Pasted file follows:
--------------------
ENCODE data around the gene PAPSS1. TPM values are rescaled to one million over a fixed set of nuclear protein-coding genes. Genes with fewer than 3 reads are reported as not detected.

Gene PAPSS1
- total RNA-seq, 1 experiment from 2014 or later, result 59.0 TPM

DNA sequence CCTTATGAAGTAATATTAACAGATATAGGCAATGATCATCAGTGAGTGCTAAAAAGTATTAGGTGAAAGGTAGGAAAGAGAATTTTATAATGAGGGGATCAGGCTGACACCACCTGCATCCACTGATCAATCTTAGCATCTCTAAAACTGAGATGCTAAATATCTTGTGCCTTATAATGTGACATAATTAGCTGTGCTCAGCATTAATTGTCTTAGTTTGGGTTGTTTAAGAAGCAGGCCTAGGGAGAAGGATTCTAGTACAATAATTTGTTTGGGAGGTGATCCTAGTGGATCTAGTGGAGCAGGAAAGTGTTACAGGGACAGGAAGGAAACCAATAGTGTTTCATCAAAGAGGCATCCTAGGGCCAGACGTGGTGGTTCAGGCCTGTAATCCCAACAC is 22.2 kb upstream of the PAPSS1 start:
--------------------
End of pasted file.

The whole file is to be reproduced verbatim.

ENCODE data around the gene PAPSS1. TPM values are rescaled to one million over a fixed set of nuclear protein-coding genes. Genes with fewer than 3 reads are reported as not detected.

Gene PAPSS1
- total RNA-seq, 1 experiment from 2014 or later, result 59.0 TPM

DNA sequence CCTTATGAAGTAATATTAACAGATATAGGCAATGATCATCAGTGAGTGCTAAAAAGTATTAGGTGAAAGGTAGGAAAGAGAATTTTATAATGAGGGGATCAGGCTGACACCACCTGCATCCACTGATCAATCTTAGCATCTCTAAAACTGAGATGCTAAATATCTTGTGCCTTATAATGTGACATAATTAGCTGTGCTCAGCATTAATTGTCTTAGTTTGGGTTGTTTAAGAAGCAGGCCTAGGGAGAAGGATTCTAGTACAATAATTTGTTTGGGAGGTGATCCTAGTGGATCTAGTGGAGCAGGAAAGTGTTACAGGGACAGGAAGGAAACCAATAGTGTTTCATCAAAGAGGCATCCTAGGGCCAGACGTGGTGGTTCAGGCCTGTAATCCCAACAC is 22.2 kb upstream of the PAPSS1 start: